V06-12: Technique and Outcomes of Laparoscopic-Assisted Continent Cutaneous Ileocecocystoplasty
First described in 1992, the continent cutaneous ileocecocystoplasty (CCIC) involves reconfiguring the ileocecal segment for use as a bladder augment and a continent catheterizable channel (CCC). CCIC requires release of the hepatic flexure of the colon, thus a midline laparotomy must be extended far more cephalad than would be required for a standard bladder augmentation. We hypothesized that the morbidity of CCIC could be reduced by laparoscopic colon mobilization followed by a Pfannenstiel incision for completion of the procedure.
Description of the Laparoscopic-Assisted Procedure We found pure laparoscopic colon mobilization frustrating due to significant colonic distension in those with neurogenic bladder and bowel. We modified our approach to hand-assisted laparoscopic mobilization as the hand proved to be better at retracting the large colon. A 12-mm camera port is placed through the umbilicus, which later serves as the stoma site, and a 5-mm assist port is placed on the left side of the abdomen, a handbreadth cephalad to the 12-mm port. A Pfannenstiel incision is made for use as a hand port. After the colonic mobilization is completed, the remainder of the procedure is performed open through the Pfannenstiel incision. Analysis All CCIC performed at a single institution were retrospectively reviewed from 1/2012 through 12/2017. We collected demographic data, prior urologic surgery, concomitant procedures, operative time, length of hospital stay, length of follow up, and rates of 90-day complications (Clavien 2+), wound infection, channel revision, and continence. Data was analyzed using Mann-Whitney U and Fisher's exact tests.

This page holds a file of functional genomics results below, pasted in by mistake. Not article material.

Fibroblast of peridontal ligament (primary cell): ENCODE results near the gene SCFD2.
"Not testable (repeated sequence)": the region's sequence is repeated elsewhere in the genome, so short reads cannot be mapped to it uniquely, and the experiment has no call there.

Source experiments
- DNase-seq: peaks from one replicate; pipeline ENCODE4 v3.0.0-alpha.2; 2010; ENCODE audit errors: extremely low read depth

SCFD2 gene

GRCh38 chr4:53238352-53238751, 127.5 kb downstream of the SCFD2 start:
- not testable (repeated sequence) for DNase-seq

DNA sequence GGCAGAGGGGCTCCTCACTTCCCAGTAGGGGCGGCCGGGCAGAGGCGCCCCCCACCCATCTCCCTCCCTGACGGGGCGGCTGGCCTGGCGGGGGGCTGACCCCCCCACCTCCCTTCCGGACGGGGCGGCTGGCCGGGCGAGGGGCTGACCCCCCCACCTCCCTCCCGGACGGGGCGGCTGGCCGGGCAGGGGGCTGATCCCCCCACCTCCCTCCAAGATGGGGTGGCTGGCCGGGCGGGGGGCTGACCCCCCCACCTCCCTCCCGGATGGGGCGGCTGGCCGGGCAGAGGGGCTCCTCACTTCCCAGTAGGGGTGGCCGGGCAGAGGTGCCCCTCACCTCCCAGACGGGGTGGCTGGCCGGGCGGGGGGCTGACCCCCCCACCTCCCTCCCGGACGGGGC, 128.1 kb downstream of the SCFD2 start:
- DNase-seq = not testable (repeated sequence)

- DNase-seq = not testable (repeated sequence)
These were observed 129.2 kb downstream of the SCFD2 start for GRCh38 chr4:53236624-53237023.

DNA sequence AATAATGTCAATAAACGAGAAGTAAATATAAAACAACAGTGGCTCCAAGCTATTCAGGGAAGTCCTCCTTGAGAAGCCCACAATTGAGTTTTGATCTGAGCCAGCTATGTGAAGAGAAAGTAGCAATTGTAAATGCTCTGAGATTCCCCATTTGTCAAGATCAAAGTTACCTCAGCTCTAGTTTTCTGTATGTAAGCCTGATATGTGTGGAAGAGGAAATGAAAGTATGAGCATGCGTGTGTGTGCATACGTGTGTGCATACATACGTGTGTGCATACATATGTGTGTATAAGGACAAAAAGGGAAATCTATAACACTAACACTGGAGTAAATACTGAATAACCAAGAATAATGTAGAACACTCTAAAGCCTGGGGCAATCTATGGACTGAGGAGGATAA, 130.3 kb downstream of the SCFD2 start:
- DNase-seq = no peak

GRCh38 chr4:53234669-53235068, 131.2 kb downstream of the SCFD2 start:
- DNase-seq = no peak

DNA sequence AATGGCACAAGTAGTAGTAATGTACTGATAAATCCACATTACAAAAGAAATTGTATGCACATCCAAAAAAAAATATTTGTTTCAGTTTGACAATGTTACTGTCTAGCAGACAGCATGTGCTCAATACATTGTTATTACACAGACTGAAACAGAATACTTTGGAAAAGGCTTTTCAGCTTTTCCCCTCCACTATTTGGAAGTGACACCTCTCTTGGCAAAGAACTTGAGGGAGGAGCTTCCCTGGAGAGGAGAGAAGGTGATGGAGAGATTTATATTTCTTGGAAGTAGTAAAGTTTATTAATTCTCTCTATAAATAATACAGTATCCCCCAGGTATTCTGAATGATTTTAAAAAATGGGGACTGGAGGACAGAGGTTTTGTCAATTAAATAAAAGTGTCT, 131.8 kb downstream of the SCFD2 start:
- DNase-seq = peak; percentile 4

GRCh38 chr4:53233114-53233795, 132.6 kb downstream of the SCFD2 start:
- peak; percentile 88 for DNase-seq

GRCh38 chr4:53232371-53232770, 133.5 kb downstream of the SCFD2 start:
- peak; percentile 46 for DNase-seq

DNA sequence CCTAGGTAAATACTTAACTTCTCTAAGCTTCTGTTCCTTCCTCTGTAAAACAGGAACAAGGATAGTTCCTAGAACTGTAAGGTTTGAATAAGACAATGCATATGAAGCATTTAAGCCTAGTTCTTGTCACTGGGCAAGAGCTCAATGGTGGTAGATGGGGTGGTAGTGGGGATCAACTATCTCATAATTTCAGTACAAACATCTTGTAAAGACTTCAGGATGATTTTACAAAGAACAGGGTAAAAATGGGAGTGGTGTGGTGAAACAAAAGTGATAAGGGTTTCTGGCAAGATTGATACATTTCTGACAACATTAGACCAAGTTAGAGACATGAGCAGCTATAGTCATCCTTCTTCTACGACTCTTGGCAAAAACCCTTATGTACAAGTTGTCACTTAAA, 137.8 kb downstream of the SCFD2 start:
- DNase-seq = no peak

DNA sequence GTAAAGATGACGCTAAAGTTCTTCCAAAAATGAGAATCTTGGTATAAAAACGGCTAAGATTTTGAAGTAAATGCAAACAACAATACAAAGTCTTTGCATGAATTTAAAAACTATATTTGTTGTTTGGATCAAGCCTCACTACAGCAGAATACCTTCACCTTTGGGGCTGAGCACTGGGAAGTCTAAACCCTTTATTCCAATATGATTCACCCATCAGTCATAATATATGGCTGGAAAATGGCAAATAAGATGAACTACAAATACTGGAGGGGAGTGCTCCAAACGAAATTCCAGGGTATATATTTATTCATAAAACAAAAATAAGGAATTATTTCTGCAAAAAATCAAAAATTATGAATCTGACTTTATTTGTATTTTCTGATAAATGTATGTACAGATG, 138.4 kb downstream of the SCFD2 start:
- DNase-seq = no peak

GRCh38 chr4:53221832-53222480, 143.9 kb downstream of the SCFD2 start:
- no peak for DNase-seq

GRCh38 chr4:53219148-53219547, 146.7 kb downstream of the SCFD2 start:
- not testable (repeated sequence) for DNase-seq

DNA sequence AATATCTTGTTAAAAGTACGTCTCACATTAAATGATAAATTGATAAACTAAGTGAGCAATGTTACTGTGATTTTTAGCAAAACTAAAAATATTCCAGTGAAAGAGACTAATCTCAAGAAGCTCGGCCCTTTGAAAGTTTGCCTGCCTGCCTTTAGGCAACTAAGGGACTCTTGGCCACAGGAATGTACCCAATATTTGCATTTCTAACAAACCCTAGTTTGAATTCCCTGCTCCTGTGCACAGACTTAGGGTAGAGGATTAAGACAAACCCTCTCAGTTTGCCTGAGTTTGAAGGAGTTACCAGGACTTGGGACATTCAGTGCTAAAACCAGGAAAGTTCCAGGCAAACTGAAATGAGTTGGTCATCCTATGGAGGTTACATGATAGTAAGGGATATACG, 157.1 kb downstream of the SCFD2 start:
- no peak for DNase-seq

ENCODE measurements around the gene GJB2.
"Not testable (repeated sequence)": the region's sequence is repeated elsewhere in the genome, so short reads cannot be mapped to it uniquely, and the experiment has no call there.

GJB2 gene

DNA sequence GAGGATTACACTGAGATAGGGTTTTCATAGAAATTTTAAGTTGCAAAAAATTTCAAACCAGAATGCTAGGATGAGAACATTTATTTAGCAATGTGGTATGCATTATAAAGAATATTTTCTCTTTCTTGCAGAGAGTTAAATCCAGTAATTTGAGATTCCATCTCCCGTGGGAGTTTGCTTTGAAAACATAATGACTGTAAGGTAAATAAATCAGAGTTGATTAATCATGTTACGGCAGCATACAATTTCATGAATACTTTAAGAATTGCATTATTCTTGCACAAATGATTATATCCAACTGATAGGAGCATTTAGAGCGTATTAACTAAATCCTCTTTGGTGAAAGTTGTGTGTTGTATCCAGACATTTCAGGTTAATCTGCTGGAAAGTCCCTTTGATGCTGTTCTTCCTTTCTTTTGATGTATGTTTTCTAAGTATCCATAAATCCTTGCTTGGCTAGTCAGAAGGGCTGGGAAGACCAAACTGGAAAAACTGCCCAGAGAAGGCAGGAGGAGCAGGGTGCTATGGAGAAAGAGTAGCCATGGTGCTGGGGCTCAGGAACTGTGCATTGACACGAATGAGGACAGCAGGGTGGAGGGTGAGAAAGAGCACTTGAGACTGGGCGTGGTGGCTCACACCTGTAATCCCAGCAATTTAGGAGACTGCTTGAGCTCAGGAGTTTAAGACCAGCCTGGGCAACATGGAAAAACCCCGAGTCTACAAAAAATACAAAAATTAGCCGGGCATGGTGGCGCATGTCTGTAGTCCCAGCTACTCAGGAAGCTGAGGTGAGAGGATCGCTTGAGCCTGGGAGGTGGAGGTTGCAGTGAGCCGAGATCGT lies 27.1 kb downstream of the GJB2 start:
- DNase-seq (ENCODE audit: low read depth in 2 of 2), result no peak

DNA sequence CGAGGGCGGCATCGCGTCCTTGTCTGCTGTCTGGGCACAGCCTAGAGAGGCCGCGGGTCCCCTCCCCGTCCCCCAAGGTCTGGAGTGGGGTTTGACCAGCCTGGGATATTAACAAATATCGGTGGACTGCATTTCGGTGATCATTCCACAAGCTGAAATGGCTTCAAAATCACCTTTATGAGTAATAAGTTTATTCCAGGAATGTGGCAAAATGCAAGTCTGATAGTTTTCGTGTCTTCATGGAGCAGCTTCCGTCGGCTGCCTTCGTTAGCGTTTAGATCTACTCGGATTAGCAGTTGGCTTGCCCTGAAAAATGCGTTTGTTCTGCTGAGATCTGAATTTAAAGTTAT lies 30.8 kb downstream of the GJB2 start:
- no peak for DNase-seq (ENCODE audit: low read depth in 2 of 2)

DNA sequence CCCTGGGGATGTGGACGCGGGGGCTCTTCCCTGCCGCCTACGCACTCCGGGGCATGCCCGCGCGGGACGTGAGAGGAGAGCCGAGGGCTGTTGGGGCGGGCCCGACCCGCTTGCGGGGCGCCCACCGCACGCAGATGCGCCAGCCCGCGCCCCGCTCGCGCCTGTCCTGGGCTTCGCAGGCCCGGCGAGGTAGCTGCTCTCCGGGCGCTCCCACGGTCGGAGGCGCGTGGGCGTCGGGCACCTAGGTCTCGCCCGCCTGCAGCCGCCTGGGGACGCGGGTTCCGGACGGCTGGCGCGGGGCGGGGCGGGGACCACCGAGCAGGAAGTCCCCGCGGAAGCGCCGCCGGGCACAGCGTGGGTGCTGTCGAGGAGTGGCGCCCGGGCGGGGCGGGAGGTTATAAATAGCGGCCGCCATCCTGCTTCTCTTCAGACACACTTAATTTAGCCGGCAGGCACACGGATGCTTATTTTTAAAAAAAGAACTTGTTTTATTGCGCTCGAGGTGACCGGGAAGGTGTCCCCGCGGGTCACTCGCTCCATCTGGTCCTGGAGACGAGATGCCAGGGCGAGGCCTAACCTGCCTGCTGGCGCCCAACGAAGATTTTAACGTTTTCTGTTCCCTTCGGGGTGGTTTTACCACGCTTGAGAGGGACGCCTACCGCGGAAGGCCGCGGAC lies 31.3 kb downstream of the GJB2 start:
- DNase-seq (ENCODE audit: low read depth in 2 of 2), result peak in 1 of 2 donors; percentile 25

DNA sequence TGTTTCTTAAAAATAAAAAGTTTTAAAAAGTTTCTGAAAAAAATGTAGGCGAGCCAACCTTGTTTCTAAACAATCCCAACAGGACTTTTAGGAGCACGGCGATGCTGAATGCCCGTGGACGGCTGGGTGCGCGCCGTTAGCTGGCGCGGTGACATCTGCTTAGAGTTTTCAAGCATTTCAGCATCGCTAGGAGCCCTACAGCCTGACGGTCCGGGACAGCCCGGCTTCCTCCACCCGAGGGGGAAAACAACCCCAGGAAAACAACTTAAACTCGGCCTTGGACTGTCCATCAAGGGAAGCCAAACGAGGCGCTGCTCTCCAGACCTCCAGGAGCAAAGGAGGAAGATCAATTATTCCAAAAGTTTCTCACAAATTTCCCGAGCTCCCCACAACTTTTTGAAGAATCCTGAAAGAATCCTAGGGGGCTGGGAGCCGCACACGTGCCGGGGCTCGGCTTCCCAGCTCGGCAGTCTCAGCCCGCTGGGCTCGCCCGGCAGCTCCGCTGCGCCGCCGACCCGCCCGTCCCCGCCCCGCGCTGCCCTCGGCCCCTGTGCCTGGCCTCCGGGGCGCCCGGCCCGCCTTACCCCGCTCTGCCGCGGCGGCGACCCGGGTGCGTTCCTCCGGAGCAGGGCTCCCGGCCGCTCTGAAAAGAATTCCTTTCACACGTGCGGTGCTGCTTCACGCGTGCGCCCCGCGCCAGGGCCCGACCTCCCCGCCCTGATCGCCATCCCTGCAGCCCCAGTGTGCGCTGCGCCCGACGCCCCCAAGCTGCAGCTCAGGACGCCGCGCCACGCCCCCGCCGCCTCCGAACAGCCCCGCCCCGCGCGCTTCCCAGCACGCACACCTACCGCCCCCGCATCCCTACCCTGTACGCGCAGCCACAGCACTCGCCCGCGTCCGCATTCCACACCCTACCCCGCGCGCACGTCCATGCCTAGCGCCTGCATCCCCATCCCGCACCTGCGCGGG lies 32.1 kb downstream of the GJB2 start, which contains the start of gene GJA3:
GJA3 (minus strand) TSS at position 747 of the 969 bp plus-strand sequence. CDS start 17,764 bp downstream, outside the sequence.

The results are summarized (Table). There was no difference between groups with respect to age, gender, body mass index or Charleston comorbidity index. Those who underwent open procedures were more likely to have undergone prior CCC or bladder augmentation (7 vs. 1, p